Back in July the Central Street Farmhouse was collecting submissions for the History on Tap Homebrew Competition. This collaborative effort between the Bangor Historical Society and Geaghan Brothers Brewing Company asked homebrewers to brew a beer with traditional ingredients, methods or in historical styles. The winning entry would win a $100 Gift Card to Geaghan’s Pub and Craft Brewery, a copy of Stephen Harrod Buhner’s book “Sacred and Herbal Healing Beers”, a $25 Central Street Farmhouse gift card and the big prize, they got to brew their recipe with Geaghan Brothers Brewing on a commercial scale. Central Street Farmhouse collected sixteen entries to be judged and after the judging was complete, local homebrewer Jerry Robichaud won with a Kentucky Common.
I got in touch with Jerry to talk about his homebrew entry and experience brewing with Geaghans:
How long have you been homebrewing?
I’ve been brewing for 4 years. I don’t brew the same beer over and over, I’ve been working my way through the different styles. I’ve brewed at least 35 different styles so far.
Have you ever entered a homebrew competition before?
I have entered the local competition through the Farmhouse, but that was the first year I was brewing and just learning the process.
How did you choose Kentucky Common as the style?
I did the Kentucky Common because I had heard about it on one of the beer Podcasts I listen to and thought, here’s a style that sounds fun, I’d never tried a sour note in a beer. I was in the process of getting ready to brew when they announced the competition and thought, nice, fits right in with what I’m brewing!
How did you make sure the beer was historically accurate?
Looking online I found a story that included copies of old recipes so I had a good idea of the grist makeup of the beer. The process came from listening to the podcast, how they thought it was done.
From what I understand of the style it usually had a tart flavor. Different sources cite different reasons from contaminated yeast to sour mashing and maybe most likely contaminated cooperage. How did you achieve a sour aspect in your offering or did you?
The first brew I tried what is called mash souring. You do your regular mash, then at the end toss in a handful of raw grain, it has lactobacillus on it, then cover to keep oxygen out, leave it overnight then sparge and brew as with any other beer. Well the first attempt ended up getting oxygen which promotes all kinds of nastiness, so that got dumped.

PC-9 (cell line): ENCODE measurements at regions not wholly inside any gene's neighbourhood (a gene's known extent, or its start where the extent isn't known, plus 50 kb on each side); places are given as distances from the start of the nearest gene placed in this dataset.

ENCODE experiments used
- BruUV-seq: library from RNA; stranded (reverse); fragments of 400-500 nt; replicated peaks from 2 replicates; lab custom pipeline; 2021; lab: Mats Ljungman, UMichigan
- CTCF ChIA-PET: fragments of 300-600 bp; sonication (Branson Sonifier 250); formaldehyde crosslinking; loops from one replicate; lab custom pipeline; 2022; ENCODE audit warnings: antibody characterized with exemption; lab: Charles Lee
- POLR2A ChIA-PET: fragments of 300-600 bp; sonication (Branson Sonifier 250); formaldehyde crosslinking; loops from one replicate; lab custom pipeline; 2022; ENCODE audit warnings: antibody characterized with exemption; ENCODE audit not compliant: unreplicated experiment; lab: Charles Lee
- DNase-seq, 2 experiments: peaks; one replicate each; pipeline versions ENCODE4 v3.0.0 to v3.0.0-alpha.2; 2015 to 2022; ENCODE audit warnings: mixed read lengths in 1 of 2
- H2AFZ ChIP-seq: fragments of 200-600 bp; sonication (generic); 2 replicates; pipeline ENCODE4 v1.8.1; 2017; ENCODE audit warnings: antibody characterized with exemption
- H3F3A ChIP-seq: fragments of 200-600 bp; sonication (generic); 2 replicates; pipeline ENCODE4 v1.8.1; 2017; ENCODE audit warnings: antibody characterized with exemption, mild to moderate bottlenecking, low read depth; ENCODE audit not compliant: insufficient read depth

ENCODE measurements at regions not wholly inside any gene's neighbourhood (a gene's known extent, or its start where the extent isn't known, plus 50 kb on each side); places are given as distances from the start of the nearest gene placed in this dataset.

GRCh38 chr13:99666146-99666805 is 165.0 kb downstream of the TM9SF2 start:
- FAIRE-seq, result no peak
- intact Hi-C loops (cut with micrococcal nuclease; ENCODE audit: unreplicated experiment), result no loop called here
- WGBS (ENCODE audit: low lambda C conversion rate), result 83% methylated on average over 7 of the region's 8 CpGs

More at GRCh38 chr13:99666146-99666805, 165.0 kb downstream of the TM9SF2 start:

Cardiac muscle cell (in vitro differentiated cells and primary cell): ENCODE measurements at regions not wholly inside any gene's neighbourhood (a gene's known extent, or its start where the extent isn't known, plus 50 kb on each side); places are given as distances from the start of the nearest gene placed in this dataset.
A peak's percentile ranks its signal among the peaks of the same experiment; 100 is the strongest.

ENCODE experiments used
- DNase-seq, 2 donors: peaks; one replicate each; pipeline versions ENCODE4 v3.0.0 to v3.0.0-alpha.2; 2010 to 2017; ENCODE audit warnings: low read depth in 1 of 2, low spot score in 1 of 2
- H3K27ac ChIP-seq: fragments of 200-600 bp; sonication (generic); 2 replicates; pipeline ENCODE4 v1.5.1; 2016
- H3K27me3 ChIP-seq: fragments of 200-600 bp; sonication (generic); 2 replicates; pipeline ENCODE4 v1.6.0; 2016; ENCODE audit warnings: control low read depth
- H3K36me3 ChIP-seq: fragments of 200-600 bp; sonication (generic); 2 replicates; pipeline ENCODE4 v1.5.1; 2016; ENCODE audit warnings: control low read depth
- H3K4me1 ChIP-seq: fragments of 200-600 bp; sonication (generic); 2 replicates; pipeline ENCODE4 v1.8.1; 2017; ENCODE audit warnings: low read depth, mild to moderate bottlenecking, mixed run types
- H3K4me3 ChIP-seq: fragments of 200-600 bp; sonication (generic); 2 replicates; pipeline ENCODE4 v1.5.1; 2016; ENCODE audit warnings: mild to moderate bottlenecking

The second attempt was better but I still wasn’t happy with the outcome.
I decided that since the stories about the style differed on whether it was actually sour or not I would just brew the beer as a normal brew. It came out nice, although it had a little roastiness in it that I thought was out of style, but time ran out and that’s what I turned in for the competition. The ABV was right for the style, low 4%, it was going to be fairly fresh, within 3 weeks of brewing and since the BJCP (Beer Judge Certification Program) guidelines came out with a style description I had a chance to taste it while reading the style notes.
I actually brewed a fourth batch using the guidelines to tweak the recipe, lose the roastiness, up the percentage of corn, and lighten the color. I actually like the last version better. Six weeks down the road and it’s pouring a nice beer!
Tell me about brewing with Geaghan’s, how did their process differ from your homebrew process?
Brewing with Geaghan’s was of course fun, I had met Andy a few times at different events. Their setup in Bangor is much like Asa’s in Orono. Andy and Ryan were great to talk to, I picked their brains as to processes, recipe formulation, and all kinds of questions I had about their move to Brewer and a larger system.
Did the recipe change much when scaling it up or was it brewed differently?
Andy let me make suggestions about the recipe, I had brought in samples of my 2nd sour, the brew I turned in, and the last brew. We actually did some blending between the three to see if the sour note could be reached that way. Andy was going to do a sour mash so I think he appreciated that I brought the samples.
So we mash in one day, leave it over night, and brew the next day. All goes well until the mash gets stuck, which happens some time, but this time was the worst that they had ever had! They worked through it and ended up a little low on the extraction side but a little lower ABV in the end is not a bad thing with this style. Into the fermenter it went, the taste was similar to mine, we had added some rye to the grist which gave it a nice flavor.
Unfortunately, when meeting Andy at Nocturnem the following week, bad news, because of the stuck mash the beer was not coming out right and they dumped it. They did another batch but this time instead of mash souring, they did a kettle souring.
Have you tried the finished beer?
I haven’t had the chance to taste it yet but hope to tomorrow or Friday.
Thanks to Jerry Robichaud for answering my questions and Geaghan Brothers Brewing for supplying me photos from the brew day.
The History on Tap unveiling of Jerry’s beer will be on Thursday September 17, 2015 at Geaghan Brothers Brewery on Abbot Street in Brewer. Tickets are still available but will sell out this week so get yours for a first chance to try Jerry’s Kentucky Common. The style was popular around Louisville, Kentucky from 1850 until prohibition and has never regained popularity. There are very few commercial examples of this beer available, History on Tap is a good opportunity to taste a bit of history and chat about brewing with Jerry and the crew from Geaghan Brothers Brewing there will also be other Geaghan Brothers beers available to sample. Attendees will also be treated to a pulled pork slider bar provided by The Family Dog and a sampling of sweets from Simply Sweets Pastry Studio.